Maureen was born in Sebastopol, California, about an hour north of San Francisco. As her family could not afford to own horses, she found a nearby stable willing to let her work for free.
This small Arabian horse farm was then purchased by new owners who dramatically expanded the facility and it soon became one of the top Arabian show barns in the country. Starting as a groom and working up to assistant trainer, Maureen worked at West Coast Arabians for 8 years, then moved on to work for some of the best performance trainers in Santa Ynez and Texas before ending up back in Northern California. Horses supported Maureen through college in Santa Barbara and at UC Berkeley.
By Maureen Gaffney
While working at Paragon Arabians in Santa Ynez, California as an assistant trainer (this is code for ‘sacrificial rider’), we took in two horses from a new client. They were brother and sister, both by the notoriously hot (and a touch psycho) sire, *Gdansk. I had learned to be a little wary of the owner who brought in a young horse and cheerily proclaimed “Oh yes, she’s broke”. Sometimes they were. Sometimes mom and dad had an interesting interpretation of “broke”. It was time for me to find out on which side of the line “Eulipia” fell.
I grabbed the requisite fistful of strawberry and gray colored mane with my left hand, reins short enough for light contact with her mouth, and placed my foot in the awaiting stirrup. For the previously mentioned reasons, this one made me nervous. With one last full in-and-exhale, I checked her eye to make sure we were still on the same planet, and having been given the proverbial green light, I pushed off. Somewhere during those yawning, eternal 4 seconds before I was firmly ensconced in the saddle, the light in her eye flashed red! red! red! and with my leg at approximately mid-arc over her back, the three-year-old filly with the hot bloodline lost her ever-loving mind.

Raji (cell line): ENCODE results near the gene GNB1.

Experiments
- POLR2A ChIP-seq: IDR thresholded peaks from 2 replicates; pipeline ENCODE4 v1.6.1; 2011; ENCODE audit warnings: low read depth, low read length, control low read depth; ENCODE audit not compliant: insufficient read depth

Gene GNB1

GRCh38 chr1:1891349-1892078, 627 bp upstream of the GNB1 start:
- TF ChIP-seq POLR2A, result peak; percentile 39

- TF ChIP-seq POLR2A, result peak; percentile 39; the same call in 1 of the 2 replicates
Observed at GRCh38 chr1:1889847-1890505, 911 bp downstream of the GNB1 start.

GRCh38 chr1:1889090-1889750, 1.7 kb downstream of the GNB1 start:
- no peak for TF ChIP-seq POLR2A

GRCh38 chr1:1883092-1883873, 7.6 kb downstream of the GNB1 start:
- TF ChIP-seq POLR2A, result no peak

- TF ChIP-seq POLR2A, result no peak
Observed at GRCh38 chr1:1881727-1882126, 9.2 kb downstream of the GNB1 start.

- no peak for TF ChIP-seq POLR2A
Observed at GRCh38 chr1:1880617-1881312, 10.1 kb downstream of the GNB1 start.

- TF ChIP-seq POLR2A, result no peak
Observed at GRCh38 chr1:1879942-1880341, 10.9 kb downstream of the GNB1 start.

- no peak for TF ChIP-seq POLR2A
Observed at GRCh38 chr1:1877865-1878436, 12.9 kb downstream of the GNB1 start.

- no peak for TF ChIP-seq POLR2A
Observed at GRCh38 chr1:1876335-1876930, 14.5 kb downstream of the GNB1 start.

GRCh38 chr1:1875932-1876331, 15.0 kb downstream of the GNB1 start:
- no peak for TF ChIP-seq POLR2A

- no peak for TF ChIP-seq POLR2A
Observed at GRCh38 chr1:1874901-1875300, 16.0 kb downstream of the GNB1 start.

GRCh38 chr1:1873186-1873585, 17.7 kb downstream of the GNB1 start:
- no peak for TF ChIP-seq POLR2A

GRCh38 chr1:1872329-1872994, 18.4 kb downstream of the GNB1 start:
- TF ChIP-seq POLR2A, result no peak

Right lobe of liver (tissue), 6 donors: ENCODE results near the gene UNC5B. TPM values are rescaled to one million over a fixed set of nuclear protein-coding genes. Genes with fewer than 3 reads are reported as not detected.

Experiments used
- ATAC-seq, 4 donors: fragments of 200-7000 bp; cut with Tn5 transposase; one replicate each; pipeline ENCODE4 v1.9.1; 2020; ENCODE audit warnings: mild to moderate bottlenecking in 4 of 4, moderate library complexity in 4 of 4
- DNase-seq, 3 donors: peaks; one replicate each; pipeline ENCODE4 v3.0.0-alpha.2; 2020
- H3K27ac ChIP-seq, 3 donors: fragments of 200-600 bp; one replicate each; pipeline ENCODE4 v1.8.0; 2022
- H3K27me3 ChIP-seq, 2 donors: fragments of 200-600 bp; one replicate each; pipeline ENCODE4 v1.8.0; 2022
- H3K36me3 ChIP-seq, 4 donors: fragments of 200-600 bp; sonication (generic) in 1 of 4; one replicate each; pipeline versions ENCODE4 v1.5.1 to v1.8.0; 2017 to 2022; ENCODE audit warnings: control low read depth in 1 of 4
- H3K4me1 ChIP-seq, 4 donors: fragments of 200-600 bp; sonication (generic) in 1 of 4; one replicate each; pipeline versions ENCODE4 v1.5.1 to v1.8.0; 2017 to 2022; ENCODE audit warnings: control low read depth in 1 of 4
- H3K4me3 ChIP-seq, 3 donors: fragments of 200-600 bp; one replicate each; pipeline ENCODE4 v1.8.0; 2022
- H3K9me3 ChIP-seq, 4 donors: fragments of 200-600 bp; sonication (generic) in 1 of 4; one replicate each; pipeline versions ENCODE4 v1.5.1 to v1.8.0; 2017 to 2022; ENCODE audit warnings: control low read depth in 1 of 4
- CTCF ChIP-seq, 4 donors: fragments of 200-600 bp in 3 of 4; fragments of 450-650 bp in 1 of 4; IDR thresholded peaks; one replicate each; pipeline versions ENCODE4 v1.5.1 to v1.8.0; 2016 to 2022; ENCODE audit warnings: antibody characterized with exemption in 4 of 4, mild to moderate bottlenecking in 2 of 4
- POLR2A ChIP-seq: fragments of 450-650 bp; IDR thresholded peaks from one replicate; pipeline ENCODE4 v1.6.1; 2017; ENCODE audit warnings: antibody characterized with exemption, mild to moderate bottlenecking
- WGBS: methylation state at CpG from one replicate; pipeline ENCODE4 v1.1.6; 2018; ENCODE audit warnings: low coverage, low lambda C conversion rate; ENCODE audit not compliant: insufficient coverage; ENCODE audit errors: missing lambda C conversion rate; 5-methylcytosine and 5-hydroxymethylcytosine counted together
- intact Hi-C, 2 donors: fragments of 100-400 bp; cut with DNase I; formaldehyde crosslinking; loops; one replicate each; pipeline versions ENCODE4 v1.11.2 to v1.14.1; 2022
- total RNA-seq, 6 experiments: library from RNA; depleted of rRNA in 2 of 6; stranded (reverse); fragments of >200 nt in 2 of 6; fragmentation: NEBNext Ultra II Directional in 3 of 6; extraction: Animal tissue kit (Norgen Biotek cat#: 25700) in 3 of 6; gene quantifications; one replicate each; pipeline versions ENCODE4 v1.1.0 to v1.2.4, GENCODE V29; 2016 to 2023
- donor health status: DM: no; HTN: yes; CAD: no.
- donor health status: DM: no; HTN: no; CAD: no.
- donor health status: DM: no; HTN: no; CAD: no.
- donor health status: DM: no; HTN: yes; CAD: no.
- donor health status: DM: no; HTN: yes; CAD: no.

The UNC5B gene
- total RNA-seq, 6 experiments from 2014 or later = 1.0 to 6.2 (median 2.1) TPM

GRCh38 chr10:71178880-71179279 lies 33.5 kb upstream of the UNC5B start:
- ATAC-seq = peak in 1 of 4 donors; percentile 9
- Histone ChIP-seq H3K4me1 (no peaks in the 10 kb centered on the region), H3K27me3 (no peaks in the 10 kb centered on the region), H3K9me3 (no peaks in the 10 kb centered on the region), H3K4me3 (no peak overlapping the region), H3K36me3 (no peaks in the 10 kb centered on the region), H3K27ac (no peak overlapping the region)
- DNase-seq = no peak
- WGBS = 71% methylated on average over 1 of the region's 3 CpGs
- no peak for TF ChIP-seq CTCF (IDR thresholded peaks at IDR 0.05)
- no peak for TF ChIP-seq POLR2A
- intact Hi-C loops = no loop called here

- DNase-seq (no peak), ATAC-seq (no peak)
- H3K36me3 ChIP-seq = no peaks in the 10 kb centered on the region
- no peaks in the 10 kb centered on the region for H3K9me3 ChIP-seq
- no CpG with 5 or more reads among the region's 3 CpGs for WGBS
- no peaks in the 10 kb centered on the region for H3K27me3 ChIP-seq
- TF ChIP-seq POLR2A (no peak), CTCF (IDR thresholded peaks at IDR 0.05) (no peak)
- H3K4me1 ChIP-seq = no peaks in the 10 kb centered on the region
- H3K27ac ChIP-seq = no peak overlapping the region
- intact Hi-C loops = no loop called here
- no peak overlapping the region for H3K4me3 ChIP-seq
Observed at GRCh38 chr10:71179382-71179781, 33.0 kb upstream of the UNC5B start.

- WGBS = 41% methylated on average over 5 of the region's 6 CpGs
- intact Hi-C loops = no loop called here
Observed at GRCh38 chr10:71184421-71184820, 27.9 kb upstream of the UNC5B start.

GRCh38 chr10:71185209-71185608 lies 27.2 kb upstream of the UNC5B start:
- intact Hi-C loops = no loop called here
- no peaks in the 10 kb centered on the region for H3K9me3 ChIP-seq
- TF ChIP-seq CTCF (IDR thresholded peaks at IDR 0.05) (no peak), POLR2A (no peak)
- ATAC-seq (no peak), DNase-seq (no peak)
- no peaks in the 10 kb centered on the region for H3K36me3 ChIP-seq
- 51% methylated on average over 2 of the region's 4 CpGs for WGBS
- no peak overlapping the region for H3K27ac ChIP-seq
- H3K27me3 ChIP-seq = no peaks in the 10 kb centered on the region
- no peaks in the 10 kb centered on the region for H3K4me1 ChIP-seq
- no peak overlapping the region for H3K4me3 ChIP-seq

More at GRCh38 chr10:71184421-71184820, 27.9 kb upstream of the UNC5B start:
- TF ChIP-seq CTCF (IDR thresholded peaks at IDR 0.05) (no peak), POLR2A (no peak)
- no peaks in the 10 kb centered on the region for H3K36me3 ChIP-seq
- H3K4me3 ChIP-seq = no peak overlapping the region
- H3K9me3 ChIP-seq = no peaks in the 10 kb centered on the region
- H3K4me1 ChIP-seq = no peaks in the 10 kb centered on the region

She bolted--first up--then forward like a sleek hide-and-hair covered cannon ball. Having not yet attained a sitting position much less the second stirrup, I was hurtled onto her neck which only served to further her profound and deepening pool of panic. My attempts at soothing words were hampered not only by the imminence of my impending fall--only the severity of which was now in question--but by the copious amounts of her long silvery hair winding through my molars. My soft-toned pleas of "It's okay honey" she heard as "run for the bay like a bunny" and so we lurched around the arena via the most tenuous of connections for a few more adrenaline-laced moments before she unceremoniously threw me over her head where I landed with a thud in a mushroom cloud of dirt.
Generally speaking, horses--Arabians in particular--do not like to step on foreign objects in their path of travel. In fact, they will go to great ridiculous lengths to avoid even a discolored patch of dirt. A horse that you have finally decided is physically incapable of performing a simple cross-over move will suddenly embark on a 40+ mph supersonic side pass if a shadow or stray bit of hay interrupts his route. For this reason, I was greatly surprised to find the filly placing not one, not two, but three hooves into the small, middle and upper levels of my back. I lay there for some time trying to decide if I was broken. She gingerly approached me, reins and mane all asunder with that "So....um, hey--whatcha' doin' down there?" look on her face.
I was not broken, nor--apparently--was she. She persevered and menaced me further, but via a clever combination of a near starvation diet*, exhaustive pre-ride exercising, and an inventive program called "let the groom ride her", she never managed to unload me again.
Maureen has since hung up her spurs and is now a desk jockey working to plan and implement a long-distance trail around the San Francisco Bay. She enjoys writing, riding (mostly bicycles these days), cooking, wine and friends. Maureen has been published in Horse Illustrated, American Trails Magazine, and Dirt Rag (a mountain bike magazine). She lives in Larkspur, California with her favorite man.
Thank you so much for stopping by, Maureen, and sharing your story of one of those "memorable" horses. I'm sure many of us can relate, and glad that you survived to tell the tale!